(Chrysopogon- Late February)
This season (and always) our theme is connectivity. As we all know everything is interconnected in this world. If you are a landholder this connectivity relates to landholders next door and their land use and your relationship with them. It also ranges from creating wildlife corridors to the ecology of a landscape and how each species is reliant on others in a complex web, including humans (although many forget this!).
At Greening Australia we often focus on plants, and this is in many instances the basis of food for many fauna species. Plants themselves are interconnected, with research highlighting that plants communicate with one another and are more interactive than we may think.
In our theme of interconnectedness, we have decided to feature a flora for fauna, to raise awareness that plants and animals and their interactions are of amazing importance.
February seemed to slip by pretty quickly, with its lack of days- but this Plant is the late February to early March feature. The landscape is absolutely full of beautiful flowering grasses, so we have chosen a grass, which often are over looked or unwanted by landholders. This may be so they can see the country and somehow feel safer or because they may hold snakes, or often grasses are mistaken as weeds, but grasses are incredibly important habitat and food for a huge array of species.
This is Chrysopogon fallax and is flowering crazily in our (savannah) woodland landscapes right now. The flowers are loved by a huge variety of insects including our native bee (Trigonia melipes) pictured here collecting pollen from the flowers, which I captured just the other day on a Land for Wildlife Assessment in Tumbling Waters.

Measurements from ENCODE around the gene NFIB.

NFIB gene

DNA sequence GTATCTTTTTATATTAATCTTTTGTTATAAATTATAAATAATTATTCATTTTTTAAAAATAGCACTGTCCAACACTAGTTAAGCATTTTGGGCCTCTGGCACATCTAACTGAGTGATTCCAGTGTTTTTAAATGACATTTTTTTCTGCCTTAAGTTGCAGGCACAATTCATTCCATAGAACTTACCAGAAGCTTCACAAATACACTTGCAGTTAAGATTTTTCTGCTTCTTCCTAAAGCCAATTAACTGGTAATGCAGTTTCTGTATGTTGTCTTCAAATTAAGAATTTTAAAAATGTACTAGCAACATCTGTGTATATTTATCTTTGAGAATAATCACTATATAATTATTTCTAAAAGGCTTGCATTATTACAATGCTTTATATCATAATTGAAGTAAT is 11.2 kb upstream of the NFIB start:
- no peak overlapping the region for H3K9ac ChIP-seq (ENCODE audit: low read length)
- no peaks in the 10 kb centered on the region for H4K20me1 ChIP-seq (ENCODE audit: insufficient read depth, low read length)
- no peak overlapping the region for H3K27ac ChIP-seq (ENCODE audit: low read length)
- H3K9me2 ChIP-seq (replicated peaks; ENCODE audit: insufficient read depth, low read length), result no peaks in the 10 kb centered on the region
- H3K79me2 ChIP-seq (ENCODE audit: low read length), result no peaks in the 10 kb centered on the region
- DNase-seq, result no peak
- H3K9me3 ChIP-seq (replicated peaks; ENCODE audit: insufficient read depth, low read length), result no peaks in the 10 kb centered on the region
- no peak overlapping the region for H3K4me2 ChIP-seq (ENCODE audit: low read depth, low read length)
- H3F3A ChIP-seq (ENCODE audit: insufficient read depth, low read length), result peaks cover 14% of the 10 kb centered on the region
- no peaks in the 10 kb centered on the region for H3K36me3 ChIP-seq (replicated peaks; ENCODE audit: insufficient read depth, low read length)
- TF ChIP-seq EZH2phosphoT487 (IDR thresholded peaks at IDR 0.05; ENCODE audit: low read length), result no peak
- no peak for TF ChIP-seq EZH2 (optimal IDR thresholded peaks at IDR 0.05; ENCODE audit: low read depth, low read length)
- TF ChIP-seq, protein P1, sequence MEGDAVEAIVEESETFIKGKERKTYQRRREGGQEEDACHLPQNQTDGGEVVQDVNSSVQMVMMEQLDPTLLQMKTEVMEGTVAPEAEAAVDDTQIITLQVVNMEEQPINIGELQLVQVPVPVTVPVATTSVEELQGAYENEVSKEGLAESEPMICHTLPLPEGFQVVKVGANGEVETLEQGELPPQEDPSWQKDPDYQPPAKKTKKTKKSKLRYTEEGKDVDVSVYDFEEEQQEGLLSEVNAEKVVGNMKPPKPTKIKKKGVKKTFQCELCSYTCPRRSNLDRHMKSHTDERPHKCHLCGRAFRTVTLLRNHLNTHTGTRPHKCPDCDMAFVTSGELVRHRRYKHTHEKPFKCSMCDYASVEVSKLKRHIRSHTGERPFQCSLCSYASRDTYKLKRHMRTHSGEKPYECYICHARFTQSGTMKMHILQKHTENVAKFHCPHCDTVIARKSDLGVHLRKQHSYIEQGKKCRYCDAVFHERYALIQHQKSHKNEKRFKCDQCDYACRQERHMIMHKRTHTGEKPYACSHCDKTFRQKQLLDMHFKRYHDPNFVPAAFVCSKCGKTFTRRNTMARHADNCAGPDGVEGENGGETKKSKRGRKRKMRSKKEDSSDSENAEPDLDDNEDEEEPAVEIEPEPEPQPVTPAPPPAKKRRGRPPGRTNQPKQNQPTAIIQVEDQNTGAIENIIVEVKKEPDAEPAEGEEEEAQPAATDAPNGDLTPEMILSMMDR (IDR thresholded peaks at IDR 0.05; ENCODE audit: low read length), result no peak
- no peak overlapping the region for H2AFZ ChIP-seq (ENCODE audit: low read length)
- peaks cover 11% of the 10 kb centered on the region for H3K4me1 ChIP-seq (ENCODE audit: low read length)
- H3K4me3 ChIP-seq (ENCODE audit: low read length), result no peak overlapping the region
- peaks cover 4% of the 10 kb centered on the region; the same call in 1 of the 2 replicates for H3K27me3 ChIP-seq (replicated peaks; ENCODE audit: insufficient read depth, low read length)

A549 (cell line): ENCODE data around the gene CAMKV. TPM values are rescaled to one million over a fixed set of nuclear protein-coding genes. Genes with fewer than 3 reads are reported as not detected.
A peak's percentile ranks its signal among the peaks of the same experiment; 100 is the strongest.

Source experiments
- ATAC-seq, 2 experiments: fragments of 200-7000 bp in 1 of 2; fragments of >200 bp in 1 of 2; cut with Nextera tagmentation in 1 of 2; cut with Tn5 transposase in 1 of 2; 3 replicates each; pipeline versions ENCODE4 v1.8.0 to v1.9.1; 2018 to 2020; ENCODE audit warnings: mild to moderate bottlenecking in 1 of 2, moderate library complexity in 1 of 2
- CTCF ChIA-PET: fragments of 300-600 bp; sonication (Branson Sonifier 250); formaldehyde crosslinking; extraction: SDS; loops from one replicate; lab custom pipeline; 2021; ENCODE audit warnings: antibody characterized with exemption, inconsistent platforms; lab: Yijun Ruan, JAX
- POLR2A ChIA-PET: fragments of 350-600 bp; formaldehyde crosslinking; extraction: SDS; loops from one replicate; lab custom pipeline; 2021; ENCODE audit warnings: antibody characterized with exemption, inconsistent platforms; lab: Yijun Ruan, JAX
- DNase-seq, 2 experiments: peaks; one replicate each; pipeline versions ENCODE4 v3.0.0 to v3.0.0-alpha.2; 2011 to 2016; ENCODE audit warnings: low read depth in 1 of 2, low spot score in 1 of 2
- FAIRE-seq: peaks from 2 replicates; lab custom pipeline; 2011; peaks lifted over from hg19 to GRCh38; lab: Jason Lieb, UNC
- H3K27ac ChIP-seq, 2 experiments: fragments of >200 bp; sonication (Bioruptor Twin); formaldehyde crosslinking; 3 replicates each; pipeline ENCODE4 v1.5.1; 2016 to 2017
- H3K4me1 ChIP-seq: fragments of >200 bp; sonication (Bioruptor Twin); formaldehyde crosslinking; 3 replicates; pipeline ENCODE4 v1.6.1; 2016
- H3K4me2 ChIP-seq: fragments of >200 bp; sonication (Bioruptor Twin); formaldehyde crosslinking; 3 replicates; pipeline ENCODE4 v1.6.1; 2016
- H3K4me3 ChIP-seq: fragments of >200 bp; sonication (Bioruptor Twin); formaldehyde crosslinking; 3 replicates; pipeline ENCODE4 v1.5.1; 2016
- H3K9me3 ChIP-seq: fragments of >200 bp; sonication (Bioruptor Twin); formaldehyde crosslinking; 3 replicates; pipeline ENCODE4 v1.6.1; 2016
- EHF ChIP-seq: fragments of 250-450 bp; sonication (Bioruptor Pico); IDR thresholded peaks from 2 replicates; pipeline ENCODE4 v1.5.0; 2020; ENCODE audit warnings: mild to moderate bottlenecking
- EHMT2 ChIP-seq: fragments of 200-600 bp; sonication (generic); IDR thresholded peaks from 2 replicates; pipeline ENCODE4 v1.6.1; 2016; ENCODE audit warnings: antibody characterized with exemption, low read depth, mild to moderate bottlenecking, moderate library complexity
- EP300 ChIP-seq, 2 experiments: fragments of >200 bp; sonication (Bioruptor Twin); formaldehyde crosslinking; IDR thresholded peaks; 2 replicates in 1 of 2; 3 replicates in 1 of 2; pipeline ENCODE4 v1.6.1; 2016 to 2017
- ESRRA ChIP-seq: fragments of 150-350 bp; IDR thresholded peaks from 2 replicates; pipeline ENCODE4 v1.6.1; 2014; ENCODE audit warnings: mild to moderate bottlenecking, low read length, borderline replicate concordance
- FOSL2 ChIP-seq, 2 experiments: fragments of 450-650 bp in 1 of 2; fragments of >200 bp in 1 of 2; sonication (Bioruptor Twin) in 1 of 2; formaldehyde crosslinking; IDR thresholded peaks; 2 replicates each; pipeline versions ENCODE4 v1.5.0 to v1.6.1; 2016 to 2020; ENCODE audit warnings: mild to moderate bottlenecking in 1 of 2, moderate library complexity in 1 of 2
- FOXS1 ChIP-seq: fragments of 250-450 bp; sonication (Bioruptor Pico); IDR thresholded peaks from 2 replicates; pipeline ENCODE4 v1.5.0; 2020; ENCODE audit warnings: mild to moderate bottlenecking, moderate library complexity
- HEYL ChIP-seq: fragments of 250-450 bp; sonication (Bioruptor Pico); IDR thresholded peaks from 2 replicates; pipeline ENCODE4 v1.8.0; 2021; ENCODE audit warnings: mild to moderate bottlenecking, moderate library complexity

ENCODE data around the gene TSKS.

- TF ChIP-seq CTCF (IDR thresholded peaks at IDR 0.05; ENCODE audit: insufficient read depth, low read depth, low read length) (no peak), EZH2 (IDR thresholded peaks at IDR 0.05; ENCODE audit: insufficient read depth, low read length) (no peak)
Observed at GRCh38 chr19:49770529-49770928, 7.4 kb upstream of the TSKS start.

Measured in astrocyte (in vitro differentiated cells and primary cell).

The finches love any grass seed heads, including those that form on the Chrysopogon. Small rodents such as Grassland Melomys would also use these seeds as food and probably many parrots such as red wing and even red tail black cockatoo after fires when the roasted seeds are on ground.
Small grass nesting birds such as finches and wrens use the plants for nesting. Some butterfly larvae also feed on grasses. Reptiles and probably bandicoots would use tussocks for shelter too.
The grass to tree ratio is the fundamental balance in our Savannah Woodlands and as fire changes this, so does the ecology of all those species dependent on either grasses or other non-grass species such as shrubs and trees.
If you have any photos of wildlife getting amongst our fabulous grasses, let us know.